JIM LEHRER: President Obama arrived in Saudi Arabia today, on a trip aimed at improving relations with the Muslim world. He planned to address a broad range of issues.
Ray Suarez has our lead story report.
RAY SUAREZ: The president received a royal welcome on the sun-scorched tarmac at Riyadh’s main airport, first stop on his tour through the Middle East and Europe.
King Abdullah greeted Mr. Obama, who added the 16-hour stop last week in the country that’s home to Islam’s two holiest sites. From there, he heads for Egypt and a major speech on relations with the Muslim world.
BARACK OBAMA, President of the United States: The United States and Saudi Arabia have a long history of friendship. We have a strategic relationship. And as I take this trip and will be visiting Cairo tomorrow, I thought it was very important to come to the place where Islam began, and to seek his majesty’s counsel, and to discuss with him many of the issues that we confront here in the Middle East.
RAY SUAREZ: Among those many issues: the Israeli-Palestinian conflict; Iran's regional and nuclear ambitions; and constant tensions over the price of oil, controlled in no small measure by the Saudis, the world's largest oil producer.
The Palestinian problem is of particular interest to King Abdullah, who laid out his own peace plan seven years ago. President Obama has put the issue high on his agenda, meeting with Israeli and Palestinian leaders over the last two weeks in hopes of restarting the peace process.
But Steven Cook of the Council on Foreign Relations in Washington says events in Israel and the West Bank may outpace any initiatives.
STEVEN COOK, Council on Foreign Relations: We're getting to a point in the West Bank where it becomes harder and harder to think about the two-state solution in practical terms. The administration has been quite right in emphasizing that a two-state solution is in America's interest.
Given the realities on the ground, with the settlements and the infrastructure and settlement in place, as well as the split in the Palestinian political arena, it's hard to see how the United States can forge a process that quickly bring an end to the Palestinian-Israeli conflict.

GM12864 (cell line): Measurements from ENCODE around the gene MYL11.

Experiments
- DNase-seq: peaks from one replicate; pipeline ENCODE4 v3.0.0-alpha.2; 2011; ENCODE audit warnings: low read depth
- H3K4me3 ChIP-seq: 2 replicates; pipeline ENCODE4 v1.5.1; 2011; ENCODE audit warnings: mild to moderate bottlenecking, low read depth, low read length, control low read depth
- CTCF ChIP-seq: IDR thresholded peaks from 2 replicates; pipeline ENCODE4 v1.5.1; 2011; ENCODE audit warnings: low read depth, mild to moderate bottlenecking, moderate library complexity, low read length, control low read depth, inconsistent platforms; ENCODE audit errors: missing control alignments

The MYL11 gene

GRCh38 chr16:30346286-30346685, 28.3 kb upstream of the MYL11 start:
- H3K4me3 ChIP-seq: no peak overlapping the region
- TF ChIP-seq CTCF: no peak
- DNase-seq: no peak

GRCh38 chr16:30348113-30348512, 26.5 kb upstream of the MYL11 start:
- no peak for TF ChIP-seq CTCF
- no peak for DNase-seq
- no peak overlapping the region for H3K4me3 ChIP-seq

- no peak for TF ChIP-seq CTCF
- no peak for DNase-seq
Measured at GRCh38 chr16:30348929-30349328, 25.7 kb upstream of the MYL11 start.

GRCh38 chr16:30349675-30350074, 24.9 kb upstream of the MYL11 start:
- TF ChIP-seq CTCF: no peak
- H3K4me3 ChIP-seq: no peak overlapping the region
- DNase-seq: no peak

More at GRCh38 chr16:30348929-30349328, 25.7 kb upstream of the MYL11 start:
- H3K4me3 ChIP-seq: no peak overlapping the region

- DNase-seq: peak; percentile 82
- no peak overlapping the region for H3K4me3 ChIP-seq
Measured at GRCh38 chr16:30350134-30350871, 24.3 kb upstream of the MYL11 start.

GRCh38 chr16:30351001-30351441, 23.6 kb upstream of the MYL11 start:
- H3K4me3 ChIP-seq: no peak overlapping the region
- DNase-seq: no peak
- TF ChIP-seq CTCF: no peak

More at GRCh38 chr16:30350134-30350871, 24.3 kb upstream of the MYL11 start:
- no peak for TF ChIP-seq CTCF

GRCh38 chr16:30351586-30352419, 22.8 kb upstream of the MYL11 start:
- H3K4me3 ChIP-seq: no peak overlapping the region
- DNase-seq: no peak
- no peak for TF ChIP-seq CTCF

RAY SUAREZ: The new Israeli government of Prime Minister Benjamin Netanyahu has been cool to a two-state solution, focusing instead on Iran and its nuclear intentions.
The Saudis, too, are peering toward Persia, says Rochdi Younsi of the Eurasia Group, but for different reasons.
ROCHDI YOUNSI, Eurasia Group: The Saudi leadership is still unclear about what it is that they want with respect to Iran. On the one hand, they do want the U.S. to maintain a strict policy of containment, making sure that Iran does not move forward with its nuclear ambitions. At the same time, they want to make sure that the U.S. avoids the kind of escalation that could produce yet another conflict in the region.
RAY SUAREZ: What does rich, secure, militarily potent Saudi Arabia have to fear from Iran?
ROCHDI YOUNSI: Well, it's all about regional influence. And, frankly, they are quite terrified about the kind of consequences that a U.S. or Israeli attack would have on Iran, not so much because of Iran's reaction, per se, but because they expect a pan-Islamic reaction across the region to such an attack.
JEAN-FRANCOIS SEZNEC, Georgetown University: I don't think the Saudis are half as worried as we think they are.
Bin Laden's new message
RAY SUAREZ: In contrast, Jean-Francois Seznec of Georgetown University says the Saudi focus on Iran is really a way to focus on Israel's undeclared nuclear arsenal.
JEAN-FRANCOIS SEZNEC: As long as you have Israel with nuclear hardware, you will have Iran or other countries which will come up, like Iran today, and what they're pushing lately very hard is to have a denuclearization of the region.
In other words, I think President Obama today is likely to hear that, yes, we can put a lot of pressure on Iran, we can really help on these issues, but you also have to help on opening the books in Israel, and basically have a climb-down on all sides of the nuclear issues.
RAY SUAREZ: The Saudis' most notorious exile, Osama bin Laden, was also heard from, in a new message broadcast on the satellite channel Al Jazeera.
The al-Qaida leader said, "Obama and his administration have planted seeds for hatred and revenge against America. Let the American people prepare to continue to reap what has been planted by the heads of the White House in the coming years and decades."
It was the second message from al-Qaida in two days. A video yesterday from the group's Egyptian second-in-command, Ayman al-Zawahiri, made specific, threatening reference to Mr. Obama's Cairo trip.
JEAN-FRANCOIS SEZNEC: I think the leadership must be very worried in al-Qaida.
RAY SUAREZ: In effect, the group fears Mr. Obama's potential appeal in the Arab and Muslim world, says Jean-Francois Seznec.
Does Barack Obama give al-Qaida something to worry about?
JEAN-FRANCOIS SEZNEC: Yes, very much so, because I think President Obama has the ear of the people and I think, because of his middle name, because of the color of his skin and whatnot, he is very much ready to be loved by the people, much more so than Osama bin Laden. Osama bin Laden and the al-Qaida groups appeal to a small minority of people.
RAY SUAREZ: White House officials agreed, saying al-Qaida hopes to steal the world's attention away from the president's trip.